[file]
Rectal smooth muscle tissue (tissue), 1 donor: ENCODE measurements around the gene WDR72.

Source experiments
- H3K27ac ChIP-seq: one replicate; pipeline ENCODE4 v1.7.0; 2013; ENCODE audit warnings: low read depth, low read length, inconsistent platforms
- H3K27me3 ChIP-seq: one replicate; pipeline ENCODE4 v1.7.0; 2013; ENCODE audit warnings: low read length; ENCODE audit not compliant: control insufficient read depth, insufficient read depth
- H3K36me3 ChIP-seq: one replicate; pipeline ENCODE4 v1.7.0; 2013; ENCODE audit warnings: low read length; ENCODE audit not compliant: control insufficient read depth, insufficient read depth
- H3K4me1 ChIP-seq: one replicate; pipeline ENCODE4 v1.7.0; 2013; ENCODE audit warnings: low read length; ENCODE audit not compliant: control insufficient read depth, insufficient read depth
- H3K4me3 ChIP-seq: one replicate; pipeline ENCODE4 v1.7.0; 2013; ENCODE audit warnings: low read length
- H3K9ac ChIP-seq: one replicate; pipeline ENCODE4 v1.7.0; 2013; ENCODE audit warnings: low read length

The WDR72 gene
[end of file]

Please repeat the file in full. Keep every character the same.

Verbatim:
Rectal smooth muscle tissue (tissue), 1 donor: ENCODE measurements around the gene WDR72.

Source experiments
- H3K27ac ChIP-seq: one replicate; pipeline ENCODE4 v1.7.0; 2013; ENCODE audit warnings: low read depth, low read length, inconsistent platforms
- H3K27me3 ChIP-seq: one replicate; pipeline ENCODE4 v1.7.0; 2013; ENCODE audit warnings: low read length; ENCODE audit not compliant: control insufficient read depth, insufficient read depth
- H3K36me3 ChIP-seq: one replicate; pipeline ENCODE4 v1.7.0; 2013; ENCODE audit warnings: low read length; ENCODE audit not compliant: control insufficient read depth, insufficient read depth
- H3K4me1 ChIP-seq: one replicate; pipeline ENCODE4 v1.7.0; 2013; ENCODE audit warnings: low read length; ENCODE audit not compliant: control insufficient read depth, insufficient read depth
- H3K4me3 ChIP-seq: one replicate; pipeline ENCODE4 v1.7.0; 2013; ENCODE audit warnings: low read length
- H3K9ac ChIP-seq: one replicate; pipeline ENCODE4 v1.7.0; 2013; ENCODE audit warnings: low read length

The WDR72 gene